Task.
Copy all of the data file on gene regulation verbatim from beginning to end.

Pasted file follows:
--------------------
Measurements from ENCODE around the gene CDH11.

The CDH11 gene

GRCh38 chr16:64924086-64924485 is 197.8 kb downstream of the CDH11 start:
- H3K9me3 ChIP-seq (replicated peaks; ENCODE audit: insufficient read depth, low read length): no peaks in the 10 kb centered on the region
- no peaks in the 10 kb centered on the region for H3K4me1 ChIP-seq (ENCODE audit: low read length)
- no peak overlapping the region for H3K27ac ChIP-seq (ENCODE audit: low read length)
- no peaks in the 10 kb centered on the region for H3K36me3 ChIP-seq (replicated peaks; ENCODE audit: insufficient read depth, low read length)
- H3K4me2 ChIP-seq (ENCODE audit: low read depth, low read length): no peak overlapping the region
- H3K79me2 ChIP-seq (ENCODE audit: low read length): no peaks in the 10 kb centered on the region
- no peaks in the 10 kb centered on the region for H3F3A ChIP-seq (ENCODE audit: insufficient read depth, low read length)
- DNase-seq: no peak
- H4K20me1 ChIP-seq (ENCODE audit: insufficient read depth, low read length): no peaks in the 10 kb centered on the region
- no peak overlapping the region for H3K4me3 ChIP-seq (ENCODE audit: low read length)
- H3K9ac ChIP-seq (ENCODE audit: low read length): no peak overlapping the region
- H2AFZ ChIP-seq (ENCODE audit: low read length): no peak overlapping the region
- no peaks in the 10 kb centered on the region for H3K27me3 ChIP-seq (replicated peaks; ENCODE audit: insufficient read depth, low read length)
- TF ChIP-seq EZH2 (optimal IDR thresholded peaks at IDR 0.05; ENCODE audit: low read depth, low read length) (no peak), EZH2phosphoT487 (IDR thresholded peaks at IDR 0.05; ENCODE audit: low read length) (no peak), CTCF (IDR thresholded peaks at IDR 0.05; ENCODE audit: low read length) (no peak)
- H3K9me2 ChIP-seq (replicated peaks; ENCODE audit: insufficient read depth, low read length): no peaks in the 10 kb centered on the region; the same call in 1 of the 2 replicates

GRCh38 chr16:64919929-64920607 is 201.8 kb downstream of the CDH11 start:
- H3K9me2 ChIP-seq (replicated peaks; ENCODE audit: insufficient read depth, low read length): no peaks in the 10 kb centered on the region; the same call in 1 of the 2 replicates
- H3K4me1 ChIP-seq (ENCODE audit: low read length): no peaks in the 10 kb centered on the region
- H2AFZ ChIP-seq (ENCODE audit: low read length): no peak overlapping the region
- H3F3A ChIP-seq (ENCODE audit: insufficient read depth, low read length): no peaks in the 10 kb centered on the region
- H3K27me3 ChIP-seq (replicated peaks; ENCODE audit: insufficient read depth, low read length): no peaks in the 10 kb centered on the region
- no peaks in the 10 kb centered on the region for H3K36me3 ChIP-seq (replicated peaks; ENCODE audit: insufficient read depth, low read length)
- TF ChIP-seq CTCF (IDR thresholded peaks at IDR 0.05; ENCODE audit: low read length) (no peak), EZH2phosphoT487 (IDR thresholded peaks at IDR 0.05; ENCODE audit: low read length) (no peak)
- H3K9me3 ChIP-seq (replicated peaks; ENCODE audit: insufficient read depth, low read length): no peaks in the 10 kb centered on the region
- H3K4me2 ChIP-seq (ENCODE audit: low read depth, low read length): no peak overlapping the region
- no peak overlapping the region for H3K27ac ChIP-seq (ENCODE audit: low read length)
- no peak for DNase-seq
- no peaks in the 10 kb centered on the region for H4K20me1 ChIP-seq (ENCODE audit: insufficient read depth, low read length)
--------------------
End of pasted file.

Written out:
Measurements from ENCODE around the gene CDH11.

The CDH11 gene

GRCh38 chr16:64924086-64924485 is 197.8 kb downstream of the CDH11 start:
- H3K9me3 ChIP-seq (replicated peaks; ENCODE audit: insufficient read depth, low read length): no peaks in the 10 kb centered on the region
- no peaks in the 10 kb centered on the region for H3K4me1 ChIP-seq (ENCODE audit: low read length)
- no peak overlapping the region for H3K27ac ChIP-seq (ENCODE audit: low read length)
- no peaks in the 10 kb centered on the region for H3K36me3 ChIP-seq (replicated peaks; ENCODE audit: insufficient read depth, low read length)
- H3K4me2 ChIP-seq (ENCODE audit: low read depth, low read length): no peak overlapping the region
- H3K79me2 ChIP-seq (ENCODE audit: low read length): no peaks in the 10 kb centered on the region
- no peaks in the 10 kb centered on the region for H3F3A ChIP-seq (ENCODE audit: insufficient read depth, low read length)
- DNase-seq: no peak
- H4K20me1 ChIP-seq (ENCODE audit: insufficient read depth, low read length): no peaks in the 10 kb centered on the region
- no peak overlapping the region for H3K4me3 ChIP-seq (ENCODE audit: low read length)
- H3K9ac ChIP-seq (ENCODE audit: low read length): no peak overlapping the region
- H2AFZ ChIP-seq (ENCODE audit: low read length): no peak overlapping the region
- no peaks in the 10 kb centered on the region for H3K27me3 ChIP-seq (replicated peaks; ENCODE audit: insufficient read depth, low read length)
- TF ChIP-seq EZH2 (optimal IDR thresholded peaks at IDR 0.05; ENCODE audit: low read depth, low read length) (no peak), EZH2phosphoT487 (IDR thresholded peaks at IDR 0.05; ENCODE audit: low read length) (no peak), CTCF (IDR thresholded peaks at IDR 0.05; ENCODE audit: low read length) (no peak)
- H3K9me2 ChIP-seq (replicated peaks; ENCODE audit: insufficient read depth, low read length): no peaks in the 10 kb centered on the region; the same call in 1 of the 2 replicates

GRCh38 chr16:64919929-64920607 is 201.8 kb downstream of the CDH11 start:
- H3K9me2 ChIP-seq (replicated peaks; ENCODE audit: insufficient read depth, low read length): no peaks in the 10 kb centered on the region; the same call in 1 of the 2 replicates
- H3K4me1 ChIP-seq (ENCODE audit: low read length): no peaks in the 10 kb centered on the region
- H2AFZ ChIP-seq (ENCODE audit: low read length): no peak overlapping the region
- H3F3A ChIP-seq (ENCODE audit: insufficient read depth, low read length): no peaks in the 10 kb centered on the region
- H3K27me3 ChIP-seq (replicated peaks; ENCODE audit: insufficient read depth, low read length): no peaks in the 10 kb centered on the region
- no peaks in the 10 kb centered on the region for H3K36me3 ChIP-seq (replicated peaks; ENCODE audit: insufficient read depth, low read length)
- TF ChIP-seq CTCF (IDR thresholded peaks at IDR 0.05; ENCODE audit: low read length) (no peak), EZH2phosphoT487 (IDR thresholded peaks at IDR 0.05; ENCODE audit: low read length) (no peak)
- H3K9me3 ChIP-seq (replicated peaks; ENCODE audit: insufficient read depth, low read length): no peaks in the 10 kb centered on the region
- H3K4me2 ChIP-seq (ENCODE audit: low read depth, low read length): no peak overlapping the region
- no peak overlapping the region for H3K27ac ChIP-seq (ENCODE audit: low read length)
- no peak for DNase-seq
- no peaks in the 10 kb centered on the region for H4K20me1 ChIP-seq (ENCODE audit: insufficient read depth, low read length)